Reflection on Colossians 1:25–29
Those who attend worship on a regular basis might do so for a number of different reasons. In each congregation, the order of the service might be slightly different from another church. However, in whatever church you attend, the central and most important part of the service is the preaching of the Word of God.
The Priority of Preaching
As a pastor, I have many different tasks and responsibilities. It all begins, for the pastor, in prayer before the Lord. As it comes to worship, the focus is upon preaching. In Colossians 1:28 Paul tells the church “Him we proclaim.” In Col. 1:25 we see the priority of preaching where we hear, “to make the word of God fully known.” The minister of the Word has as his ultimate priority to make the Word of God fully known. He should paint the whole canvas, use all the colors on the palette. Some ministers just paint the corner of the canvas with bland colors. He is to preach the whole counsel of God’s word . . . . to paint the whole picture using the whole of the scripture, OT as well as the new and tie it together with the very subject of the art of preaching, Jesus Christ.
The priority of preaching is so extremely and vitally important to the growth of the congregation. The minister must prepare for it, meditate upon it, and grow in it. I Cor. 1 explains so beautifully the importance of the pulpit. In I Cor. 1:20, 26–28, 31 we see that our boast is in Jesus Christ. In John 12, some came to Philip seeking Christ and said to Philip, “Sir, we want to see Jesus.” The preacher is called to give the people what they should be coming to receive: Jesus.
The Content of Preaching
Colossians 1:26 calls the content of preaching “the mystery.” The mystery is that which was hidden, but God has now revealed. It is none other than Jesus Christ. It is Christ, but in particular we see in verse 27, the riches of his glory. Mention is made of gentiles in this connection as well. The gospel is that it is not merely for the Jews, but for all of the elect, from every nation, tribe, and people. The mystery of the gospel is not small, but big. As people pursue wealth and riches in this world, they strive in vain. The greatest riches are found in Christ.
The preacher proclaims the mystery of “Christ in you.” The gospel we preach involves telling people that the rightful king to sit upon the throne over our lives is Jesus Christ. But, this king is not in a kingdom far away and on a throne in some castle. By faith, we possess union with Christ, Christ in us, bone of our bone and flesh of our flesh. If that isn’t mysterious, I don’t know what is. Our identity is changed. “It is no longer I who lives, but Christ lives through me.”
A third aspect of the content of preaching the mystery is to preach the hope of glory. The minister is called to explain the word of God. Charles Spurgeon said that he should then make a beeline for the cross. But, the minister is also called to take and apply the word of God to the lives and situations of God’s people. He is to help God’s people see the depth of the Christian life, to live above the day to day of farms and schools, offices and kitchens. We live in, but not of the world and our citizenship (Phil. 3) is in heaven. We have one foot in this world, but the other foot in the next. This is the hope of glory. In this twisted and messed up world, one that seeks for power, prosperity, and peace, they will never receive peace outside of Christ. The minister must point the elderly saint to the hope of glory, remind the young person, that it will not be the end of the world and to meditate upon the hope of glory.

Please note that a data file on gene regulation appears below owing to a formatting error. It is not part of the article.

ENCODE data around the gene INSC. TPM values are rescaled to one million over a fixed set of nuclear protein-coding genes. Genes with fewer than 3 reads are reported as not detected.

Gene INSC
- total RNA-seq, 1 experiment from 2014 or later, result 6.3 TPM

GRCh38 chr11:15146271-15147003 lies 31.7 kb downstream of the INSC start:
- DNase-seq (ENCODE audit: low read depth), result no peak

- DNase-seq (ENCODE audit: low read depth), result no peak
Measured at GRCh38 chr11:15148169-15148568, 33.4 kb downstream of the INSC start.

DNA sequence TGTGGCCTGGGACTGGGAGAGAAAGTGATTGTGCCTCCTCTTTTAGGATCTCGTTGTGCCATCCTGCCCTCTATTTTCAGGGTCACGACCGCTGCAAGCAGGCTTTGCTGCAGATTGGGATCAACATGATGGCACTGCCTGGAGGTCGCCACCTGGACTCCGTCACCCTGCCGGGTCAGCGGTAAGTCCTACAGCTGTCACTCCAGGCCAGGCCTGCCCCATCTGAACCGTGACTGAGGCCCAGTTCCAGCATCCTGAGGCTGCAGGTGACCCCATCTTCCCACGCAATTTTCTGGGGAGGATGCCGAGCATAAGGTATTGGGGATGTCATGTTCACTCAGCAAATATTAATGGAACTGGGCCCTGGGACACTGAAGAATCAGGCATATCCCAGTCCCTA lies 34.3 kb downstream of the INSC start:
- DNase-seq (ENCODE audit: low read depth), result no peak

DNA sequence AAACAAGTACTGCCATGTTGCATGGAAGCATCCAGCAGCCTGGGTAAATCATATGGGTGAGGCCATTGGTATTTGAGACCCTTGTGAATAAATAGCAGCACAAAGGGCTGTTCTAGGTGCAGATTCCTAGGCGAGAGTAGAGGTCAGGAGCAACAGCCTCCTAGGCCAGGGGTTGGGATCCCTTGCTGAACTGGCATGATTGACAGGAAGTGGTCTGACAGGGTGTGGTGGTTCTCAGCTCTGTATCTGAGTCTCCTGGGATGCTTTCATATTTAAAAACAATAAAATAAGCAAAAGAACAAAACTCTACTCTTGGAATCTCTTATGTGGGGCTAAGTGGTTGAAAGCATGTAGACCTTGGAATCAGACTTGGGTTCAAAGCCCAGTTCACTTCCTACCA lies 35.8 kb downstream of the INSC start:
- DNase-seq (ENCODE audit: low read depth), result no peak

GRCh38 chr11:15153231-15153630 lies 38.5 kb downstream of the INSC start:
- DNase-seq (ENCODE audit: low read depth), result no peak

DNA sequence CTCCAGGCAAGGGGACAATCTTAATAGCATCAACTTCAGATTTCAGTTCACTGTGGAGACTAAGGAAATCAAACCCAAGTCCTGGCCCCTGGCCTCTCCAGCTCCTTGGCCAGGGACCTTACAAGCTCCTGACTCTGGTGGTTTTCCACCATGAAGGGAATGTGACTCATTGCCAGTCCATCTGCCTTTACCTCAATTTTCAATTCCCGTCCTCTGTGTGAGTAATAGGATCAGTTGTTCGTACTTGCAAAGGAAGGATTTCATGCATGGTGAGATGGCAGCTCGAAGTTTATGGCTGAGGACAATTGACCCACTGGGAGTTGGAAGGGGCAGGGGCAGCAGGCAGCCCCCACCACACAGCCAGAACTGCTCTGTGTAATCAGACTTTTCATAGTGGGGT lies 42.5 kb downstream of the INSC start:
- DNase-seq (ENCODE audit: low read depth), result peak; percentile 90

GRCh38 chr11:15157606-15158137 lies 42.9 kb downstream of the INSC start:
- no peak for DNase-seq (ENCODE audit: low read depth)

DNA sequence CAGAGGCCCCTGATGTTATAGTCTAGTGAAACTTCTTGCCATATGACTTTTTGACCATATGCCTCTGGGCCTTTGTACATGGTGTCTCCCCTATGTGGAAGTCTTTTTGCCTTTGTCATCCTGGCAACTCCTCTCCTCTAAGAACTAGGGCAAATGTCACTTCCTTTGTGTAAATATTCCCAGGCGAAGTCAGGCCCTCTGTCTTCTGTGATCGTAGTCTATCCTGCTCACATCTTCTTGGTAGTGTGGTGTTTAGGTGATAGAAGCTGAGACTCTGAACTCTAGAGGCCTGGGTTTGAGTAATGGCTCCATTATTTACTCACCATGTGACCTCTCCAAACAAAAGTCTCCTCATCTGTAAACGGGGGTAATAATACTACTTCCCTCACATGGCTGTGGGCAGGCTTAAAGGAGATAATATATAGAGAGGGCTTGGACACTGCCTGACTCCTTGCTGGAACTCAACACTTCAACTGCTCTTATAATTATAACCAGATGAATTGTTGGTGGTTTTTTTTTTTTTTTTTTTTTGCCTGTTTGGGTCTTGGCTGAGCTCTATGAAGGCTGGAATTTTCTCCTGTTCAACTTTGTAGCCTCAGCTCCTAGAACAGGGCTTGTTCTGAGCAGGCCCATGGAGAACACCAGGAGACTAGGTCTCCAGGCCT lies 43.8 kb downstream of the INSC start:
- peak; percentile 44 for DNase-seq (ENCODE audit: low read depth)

Christian preaching must also be Christ-centered preaching. He is the mystery of God. The minister must proclaim Christ in his beauty, majesty and glory. He is the way, the truth, and the life, he is our life, light, identity, motivation, peace, counselor, lord and king, shepherd, vine, resurrection, etc. The minister must never tire of confronting the congregation with the living Jesus Christ. Confront them with his blood and sacrifice each week. He must confront them with their need and sin and Christ’s righteousness and forgiveness.
God could have chosen any number of ways to call his people into a saving relationship with him. He could have directly worked in people’s lives without using means. He could have angels, his sinless creatures, bring the message of life to those who have fallen into sin. Instead, he chose to use the “foolishness of the world” (I Cor. 1). It is the preached word that God uses to bring people to faith. We also know from the scriptures, that God does this, not because of, but in spite of the human bringer of the word.
So, how could any minister think that he is sufficient for these things? The fact is, no minister in himself is sufficient for these things. The comfort of the preacher who stands in the pulpit each week is that Christ has promised to build his church (Matt. 16:18). God will call in his people. God will leave the 99 sheep to find the one sheep that is lost.
For the listener in the pew, they have the tremendous privilege of hearing God’s word explained and applied to their lives. They are confronted with their sin and the Saviour each week. Why would we need that each week? Because we know the frailty of our faith, the fickleness of our hope, and the failure of our love.
Through the preaching the lost are called into the fold of God and those who are found are strengthened in their faith. The importance of preaching is found in the fact that this is how God has determined to build his church. Pray that God will continue to raise up faithful preachers of the gospel.